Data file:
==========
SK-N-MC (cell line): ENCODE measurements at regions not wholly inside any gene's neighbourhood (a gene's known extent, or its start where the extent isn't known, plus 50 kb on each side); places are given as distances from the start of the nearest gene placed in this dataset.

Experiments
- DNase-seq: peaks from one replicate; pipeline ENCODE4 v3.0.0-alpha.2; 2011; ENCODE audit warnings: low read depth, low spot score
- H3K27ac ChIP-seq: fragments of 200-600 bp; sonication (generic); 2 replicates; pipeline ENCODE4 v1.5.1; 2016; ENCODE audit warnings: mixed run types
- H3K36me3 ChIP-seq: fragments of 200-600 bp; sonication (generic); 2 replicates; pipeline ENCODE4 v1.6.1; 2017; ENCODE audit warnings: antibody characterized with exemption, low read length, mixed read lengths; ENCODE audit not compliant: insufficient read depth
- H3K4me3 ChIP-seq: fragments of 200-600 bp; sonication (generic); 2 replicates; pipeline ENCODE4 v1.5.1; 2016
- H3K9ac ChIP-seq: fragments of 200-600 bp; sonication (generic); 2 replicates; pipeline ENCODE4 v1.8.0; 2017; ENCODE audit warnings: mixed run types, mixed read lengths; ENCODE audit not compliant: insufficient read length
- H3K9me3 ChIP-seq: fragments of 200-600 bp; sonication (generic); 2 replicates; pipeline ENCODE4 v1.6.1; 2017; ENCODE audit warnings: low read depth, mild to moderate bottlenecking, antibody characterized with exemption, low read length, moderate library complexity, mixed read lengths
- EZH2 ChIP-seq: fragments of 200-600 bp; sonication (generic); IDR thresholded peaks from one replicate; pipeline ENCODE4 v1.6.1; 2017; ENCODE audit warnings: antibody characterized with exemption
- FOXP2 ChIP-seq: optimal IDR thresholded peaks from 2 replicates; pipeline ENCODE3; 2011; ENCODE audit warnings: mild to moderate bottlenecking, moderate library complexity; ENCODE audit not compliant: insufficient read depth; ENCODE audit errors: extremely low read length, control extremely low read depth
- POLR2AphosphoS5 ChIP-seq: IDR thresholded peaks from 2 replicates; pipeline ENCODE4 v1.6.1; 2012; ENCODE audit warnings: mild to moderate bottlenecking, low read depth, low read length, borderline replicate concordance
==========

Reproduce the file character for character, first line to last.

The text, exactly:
SK-N-MC (cell line): ENCODE measurements at regions not wholly inside any gene's neighbourhood (a gene's known extent, or its start where the extent isn't known, plus 50 kb on each side); places are given as distances from the start of the nearest gene placed in this dataset.

Experiments
- DNase-seq: peaks from one replicate; pipeline ENCODE4 v3.0.0-alpha.2; 2011; ENCODE audit warnings: low read depth, low spot score
- H3K27ac ChIP-seq: fragments of 200-600 bp; sonication (generic); 2 replicates; pipeline ENCODE4 v1.5.1; 2016; ENCODE audit warnings: mixed run types
- H3K36me3 ChIP-seq: fragments of 200-600 bp; sonication (generic); 2 replicates; pipeline ENCODE4 v1.6.1; 2017; ENCODE audit warnings: antibody characterized with exemption, low read length, mixed read lengths; ENCODE audit not compliant: insufficient read depth
- H3K4me3 ChIP-seq: fragments of 200-600 bp; sonication (generic); 2 replicates; pipeline ENCODE4 v1.5.1; 2016
- H3K9ac ChIP-seq: fragments of 200-600 bp; sonication (generic); 2 replicates; pipeline ENCODE4 v1.8.0; 2017; ENCODE audit warnings: mixed run types, mixed read lengths; ENCODE audit not compliant: insufficient read length
- H3K9me3 ChIP-seq: fragments of 200-600 bp; sonication (generic); 2 replicates; pipeline ENCODE4 v1.6.1; 2017; ENCODE audit warnings: low read depth, mild to moderate bottlenecking, antibody characterized with exemption, low read length, moderate library complexity, mixed read lengths
- EZH2 ChIP-seq: fragments of 200-600 bp; sonication (generic); IDR thresholded peaks from one replicate; pipeline ENCODE4 v1.6.1; 2017; ENCODE audit warnings: antibody characterized with exemption
- FOXP2 ChIP-seq: optimal IDR thresholded peaks from 2 replicates; pipeline ENCODE3; 2011; ENCODE audit warnings: mild to moderate bottlenecking, moderate library complexity; ENCODE audit not compliant: insufficient read depth; ENCODE audit errors: extremely low read length, control extremely low read depth
- POLR2AphosphoS5 ChIP-seq: IDR thresholded peaks from 2 replicates; pipeline ENCODE4 v1.6.1; 2012; ENCODE audit warnings: mild to moderate bottlenecking, low read depth, low read length, borderline replicate concordance